THE SET OF THE SAIL
Many of the songs on this CD have connections to England. We've had the good fortune to travel there often and meet many, many wonderful folk music enthusiasts and fabulous singers.
Go From my Window is one of those unusual sea songs where the female resists the charms of the sailor, telling him to be on his way. No details are revealed but, while she continues to address him as "my love, my dear" there is no doubt that Jack will be looking for his lodging elsewhere. Often sung a cappella at British folk clubs, we take some liberties here, but that's just what we do.
Linda Kelly lives near the port city, Hull and sings with Hazel Richings as the duet, Hissyfit. Linda's husband was once a fisherman setting out each day to make his living on the sea. She made use of his experiences to craft a number of fine songs including Northern Tide. Continuing our nautical theme, we follow it here with the traditional Irish jig, Out on the Ocean.
Also based in England's Northeast, songwriter John Conolly is best known for writing the 'traditional' song Fiddler's Green. The Trawling Trade is his look back in time to when a hard working fisherman could still make his fortune on the sea.
Both Fanfare and Adieu les Filles de mon Pays are traditional French tunes given to us by our dear friend and hurdy-gurdy builder Mike Gilpin a few years ago in his charming cottage in beautiful Swaffam Bulbeck.
The Dreadnaught, a favorite forebitter for years, was learned from Louis Killen's singing. The Dreadnaught was an American clipper packet launched in 1853, famous for her many speedy passages across the Atlantic. She was wrecked in 1869 while rounding Cape Horn. The instrumental motif came to me last year in Yorkshire and attached itself to the song like a barnacle. The opening melody, One Ship Drives East comes to us from the Digital Tradition database of songs. We searched for sea songs and were pleased to find this sweet little tune to use as an introduction to this cut as well as an inspiration for the title of the album.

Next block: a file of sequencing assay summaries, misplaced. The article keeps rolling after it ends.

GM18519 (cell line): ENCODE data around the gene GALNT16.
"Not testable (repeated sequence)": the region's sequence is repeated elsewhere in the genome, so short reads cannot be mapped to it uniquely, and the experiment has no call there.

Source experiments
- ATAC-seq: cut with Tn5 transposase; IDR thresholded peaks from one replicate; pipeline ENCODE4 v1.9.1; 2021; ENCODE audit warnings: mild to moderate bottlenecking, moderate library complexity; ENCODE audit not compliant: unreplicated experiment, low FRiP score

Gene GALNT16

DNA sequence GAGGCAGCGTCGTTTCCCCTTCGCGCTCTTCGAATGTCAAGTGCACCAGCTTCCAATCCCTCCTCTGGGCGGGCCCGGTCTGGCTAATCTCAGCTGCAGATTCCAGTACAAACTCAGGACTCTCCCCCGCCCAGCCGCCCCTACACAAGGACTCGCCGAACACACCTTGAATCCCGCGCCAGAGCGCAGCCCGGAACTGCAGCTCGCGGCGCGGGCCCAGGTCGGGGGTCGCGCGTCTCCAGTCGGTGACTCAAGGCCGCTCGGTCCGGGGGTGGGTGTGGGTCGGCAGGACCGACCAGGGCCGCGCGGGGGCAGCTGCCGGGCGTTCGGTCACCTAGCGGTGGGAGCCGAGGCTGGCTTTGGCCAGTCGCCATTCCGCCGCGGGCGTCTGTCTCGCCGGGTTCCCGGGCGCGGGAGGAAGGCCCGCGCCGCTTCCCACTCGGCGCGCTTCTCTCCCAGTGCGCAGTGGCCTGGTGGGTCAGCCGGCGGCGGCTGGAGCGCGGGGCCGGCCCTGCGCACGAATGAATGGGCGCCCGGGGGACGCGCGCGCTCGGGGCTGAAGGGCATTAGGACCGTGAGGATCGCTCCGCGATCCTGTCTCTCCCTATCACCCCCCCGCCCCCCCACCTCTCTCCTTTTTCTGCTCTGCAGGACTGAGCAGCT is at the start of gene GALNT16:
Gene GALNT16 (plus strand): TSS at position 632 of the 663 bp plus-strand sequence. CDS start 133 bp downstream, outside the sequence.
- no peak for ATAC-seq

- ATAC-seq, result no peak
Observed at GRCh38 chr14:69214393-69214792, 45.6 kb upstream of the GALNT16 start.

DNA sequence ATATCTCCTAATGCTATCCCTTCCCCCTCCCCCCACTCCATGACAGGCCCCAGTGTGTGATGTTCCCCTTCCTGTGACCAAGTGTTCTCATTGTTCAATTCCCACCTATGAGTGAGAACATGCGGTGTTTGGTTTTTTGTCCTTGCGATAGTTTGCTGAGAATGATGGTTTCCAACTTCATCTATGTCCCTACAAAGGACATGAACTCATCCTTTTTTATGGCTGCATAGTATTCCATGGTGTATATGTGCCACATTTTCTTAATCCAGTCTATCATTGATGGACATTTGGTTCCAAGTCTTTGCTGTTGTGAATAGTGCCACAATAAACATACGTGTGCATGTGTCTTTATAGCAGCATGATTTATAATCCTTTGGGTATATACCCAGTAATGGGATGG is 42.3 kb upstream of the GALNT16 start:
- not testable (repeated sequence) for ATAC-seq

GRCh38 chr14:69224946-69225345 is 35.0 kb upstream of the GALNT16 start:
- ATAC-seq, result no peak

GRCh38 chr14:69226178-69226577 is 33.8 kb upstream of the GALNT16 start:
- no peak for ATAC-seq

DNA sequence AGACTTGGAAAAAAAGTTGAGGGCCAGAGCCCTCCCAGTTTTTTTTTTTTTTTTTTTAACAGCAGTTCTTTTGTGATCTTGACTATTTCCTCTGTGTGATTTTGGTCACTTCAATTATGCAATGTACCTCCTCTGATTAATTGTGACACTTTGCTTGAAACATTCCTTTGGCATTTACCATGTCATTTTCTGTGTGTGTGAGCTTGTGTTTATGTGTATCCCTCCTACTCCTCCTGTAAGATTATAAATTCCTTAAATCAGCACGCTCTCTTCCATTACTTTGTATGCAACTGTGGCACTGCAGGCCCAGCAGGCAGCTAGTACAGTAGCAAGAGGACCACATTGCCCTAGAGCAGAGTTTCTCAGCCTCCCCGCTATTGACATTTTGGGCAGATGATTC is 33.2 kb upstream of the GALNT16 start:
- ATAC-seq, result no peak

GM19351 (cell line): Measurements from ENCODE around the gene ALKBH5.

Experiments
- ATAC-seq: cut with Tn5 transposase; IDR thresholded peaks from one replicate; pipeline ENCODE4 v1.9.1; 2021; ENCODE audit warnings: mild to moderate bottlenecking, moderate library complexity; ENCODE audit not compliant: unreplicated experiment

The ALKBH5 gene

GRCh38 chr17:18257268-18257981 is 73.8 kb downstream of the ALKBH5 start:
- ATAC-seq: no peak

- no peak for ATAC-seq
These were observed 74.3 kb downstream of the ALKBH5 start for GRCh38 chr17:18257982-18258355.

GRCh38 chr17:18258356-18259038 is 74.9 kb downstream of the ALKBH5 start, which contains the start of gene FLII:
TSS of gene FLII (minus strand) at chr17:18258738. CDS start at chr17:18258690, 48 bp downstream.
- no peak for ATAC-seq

Women going to sea disguised as males happened more often than you’d imagine. I first heard a version of The Handsome Cabin Boy from Seattle singer Stan James. Our melody is lifted from Bannero via the singing of England's superb a capella group, Craig; Morgan; Robson.
Tom Bowling was written by 18th Century British songwriter Charles Dibdin and is said to have been Henry David Thoreau's favorite song. Dibdin, who wrote over a thousand songs, came up with this one upon the death of his brother.
We learned it through the singing of Chris Roe in Seattle.
Our friend, Minnesota singer/scholar Bob Walser introduced us to this version of Fire Down Below which deals less specifically with flaming cargo or social disease and more with the on-shore adventures of a sailor in California's San Francisco Bay Area in the late 1800's.
In a similar vein, Jack Tar Ashore tells of the temptations of any Sailor Town. Usually connected to a fast, jaunty tune, I recently re-examined the lyrics to find them altogether less jaunty.
Mother Dinah is a capstan shanty that comes straight from the pages of Stan Hugill's immortal Shanties From the Seven Seas.
Several versions of Rolling Down to Old Maui are floating around out there. This one is loosely based on one found in Gale Huntington's Songs the Whalemen Sang. We heard it at a shanty sing and went straight to work mixing and matching lines and choruses. One can only imagine what it meant to sail into the Hawaiian Islands after endless months of suffering freezing weather and back breaking work in the northern whale fisheries.
Thank you for listening. We hope you enjoyed the journey. Please sail with us again.
For more detailed, and easily readable notes -- please find our Web Page at www.pintndale.com.
This CD is dedicated to the memory of Felicia's father, Captain E.L. Dale, who sailed the seven seas for most of his life, and unfailingly supported our musical endeavors with incredible generosity.